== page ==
True Crime Docuseries Review: Inside the Criminal Mind

 Released on Netflix, this 2018 docuseries is four episodes long and takes a look at what happens inside the brains of serial killers, kidnappers, cult leaders, and crime lords.  Or, at least, that's what it claims it does.  In the first episode, which is dedicated to looking at serial killers, there is a lot of focus on the elements that could create such horrible people as Ted Bundy and John Gacy.  After that, however, the episodes are more dedicated to just being standard crime show fare that highlights some brutal people.

The whole thing gets rather repetitive.  In episode one, they point to serial killers as being psychopaths and talk about what that means.  The next three episodes look at infamous kidnappers, cult leaders, and crime lords.  They tell the tale of them, and then essentially say these people are psychopaths and restate what had already been said in the first episode.

One might read the title and think that this is a deep dive into psychology, which it is in small fragments.  I haven't seen anything from The History Channel in years, but this feels very close to what I remember of their programming.  Everything is dumbed down and sensationalism is front and centre.  And, of course, it has some absolutely horrible recreations and 'dramatic' acted moments.

I don't want to admit it because I may look like a monster, but I laughed out loud during some of these dramatized moments when they were depicting just brutal scenarios.  The quality of the acting, directing, and editing is low grade.  For some reason they included a scene of necrophilia, and this was a moment where I was both in shock at why they included it as well as laughing because of just how poorly made and misguided it was.

There are some lower quality docuseries that will use certain talking heads through all of their episodes.  It always feels as though the producers approached experts, asked them to research the subject matter of each episode, and then use them across the entire series.  I imagine if your budget is limited this is a smart way to approach things.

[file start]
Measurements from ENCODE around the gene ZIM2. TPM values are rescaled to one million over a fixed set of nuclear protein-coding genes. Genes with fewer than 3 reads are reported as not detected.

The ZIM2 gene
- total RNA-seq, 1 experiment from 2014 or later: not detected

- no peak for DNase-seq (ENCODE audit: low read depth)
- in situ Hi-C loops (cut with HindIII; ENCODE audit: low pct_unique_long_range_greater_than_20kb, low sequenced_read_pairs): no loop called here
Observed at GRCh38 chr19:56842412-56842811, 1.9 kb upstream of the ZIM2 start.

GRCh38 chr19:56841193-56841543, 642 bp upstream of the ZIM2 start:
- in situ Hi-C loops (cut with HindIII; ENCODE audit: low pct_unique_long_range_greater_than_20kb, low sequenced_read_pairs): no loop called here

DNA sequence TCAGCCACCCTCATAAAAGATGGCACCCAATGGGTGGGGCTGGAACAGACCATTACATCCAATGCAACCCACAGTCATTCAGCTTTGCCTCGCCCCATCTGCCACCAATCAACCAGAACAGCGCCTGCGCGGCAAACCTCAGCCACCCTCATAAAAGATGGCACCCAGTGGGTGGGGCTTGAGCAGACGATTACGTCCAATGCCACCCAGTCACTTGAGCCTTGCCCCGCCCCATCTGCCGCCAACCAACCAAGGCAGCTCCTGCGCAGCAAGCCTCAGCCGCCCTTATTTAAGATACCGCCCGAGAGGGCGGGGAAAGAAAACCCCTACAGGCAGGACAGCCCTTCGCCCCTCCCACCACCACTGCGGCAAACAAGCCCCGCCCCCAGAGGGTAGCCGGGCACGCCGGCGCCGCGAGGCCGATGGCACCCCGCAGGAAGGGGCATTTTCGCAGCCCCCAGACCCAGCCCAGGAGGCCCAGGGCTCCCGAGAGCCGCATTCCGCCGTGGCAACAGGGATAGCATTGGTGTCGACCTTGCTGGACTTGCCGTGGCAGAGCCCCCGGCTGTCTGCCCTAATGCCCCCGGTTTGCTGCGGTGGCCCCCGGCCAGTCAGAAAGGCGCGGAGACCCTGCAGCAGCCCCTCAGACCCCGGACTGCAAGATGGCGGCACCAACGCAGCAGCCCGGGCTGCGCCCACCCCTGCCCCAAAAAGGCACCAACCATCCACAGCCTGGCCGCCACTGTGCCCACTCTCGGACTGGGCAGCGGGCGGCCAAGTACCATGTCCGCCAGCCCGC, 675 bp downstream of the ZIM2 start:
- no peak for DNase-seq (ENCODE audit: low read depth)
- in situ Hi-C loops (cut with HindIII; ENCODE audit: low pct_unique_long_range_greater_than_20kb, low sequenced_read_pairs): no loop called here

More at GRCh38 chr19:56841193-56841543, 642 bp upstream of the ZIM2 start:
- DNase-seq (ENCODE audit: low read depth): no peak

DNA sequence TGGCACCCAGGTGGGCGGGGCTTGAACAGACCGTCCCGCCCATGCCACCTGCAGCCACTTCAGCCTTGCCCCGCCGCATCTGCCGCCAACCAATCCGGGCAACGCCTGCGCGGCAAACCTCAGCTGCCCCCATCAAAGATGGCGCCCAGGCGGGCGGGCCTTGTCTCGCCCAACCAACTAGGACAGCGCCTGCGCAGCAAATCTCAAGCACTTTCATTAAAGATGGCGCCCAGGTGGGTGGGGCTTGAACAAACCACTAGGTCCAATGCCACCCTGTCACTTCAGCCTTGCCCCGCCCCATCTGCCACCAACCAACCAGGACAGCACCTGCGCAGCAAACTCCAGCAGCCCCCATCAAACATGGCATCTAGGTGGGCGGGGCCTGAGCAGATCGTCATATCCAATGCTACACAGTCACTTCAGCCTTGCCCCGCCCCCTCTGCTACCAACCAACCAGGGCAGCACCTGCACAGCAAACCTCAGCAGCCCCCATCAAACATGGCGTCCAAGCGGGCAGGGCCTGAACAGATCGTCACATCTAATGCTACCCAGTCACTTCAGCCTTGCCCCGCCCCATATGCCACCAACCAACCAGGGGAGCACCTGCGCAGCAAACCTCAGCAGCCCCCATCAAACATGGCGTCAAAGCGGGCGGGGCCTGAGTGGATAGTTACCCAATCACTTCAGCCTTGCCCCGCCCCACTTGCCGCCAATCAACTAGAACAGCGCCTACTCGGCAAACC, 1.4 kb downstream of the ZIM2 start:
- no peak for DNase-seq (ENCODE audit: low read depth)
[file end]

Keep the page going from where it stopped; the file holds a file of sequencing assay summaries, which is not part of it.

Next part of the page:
I don't mind that they did this, but it kind of fights against other 'interviews' they got.  Inside the Criminal Mind has 'interviews' with victims, family members and other relevant people, and it is quite clear they lifted these from previously published material.  There is no text along the lines of, "Courtesy of NBC" or anything like that, and feels deceptive.  

While on one hand it seems they have paid attention to who they should interview, the lifting of clips (pretty much stealing them) devalues my opinion of the producers and makes me doubt that their recurring 'experts' are speaking with actual authority.  If they have shown no care for anything but convenience by taking other people's interviews, would they be focusing on the same kind of convenience when approaching the talking heads that they would feature?

There are some people who are certainly authorities on certain aspects, but since a lot of them are used across the spectrum of the episodes we have to wonder if they are qualified to be authorities on all of the subjects.

This is low quality stuff.  Netflix doesn't ever help fight the perception of focusing only on quantity over quality by having shows like Inside the Criminal Mind.  If you are absolutely bored and can't sleep at night, maybe this might be something to watch.  If you value your time, no matter the time of day or how bored you get, don't press play.

Rating - 1 out of 4 stars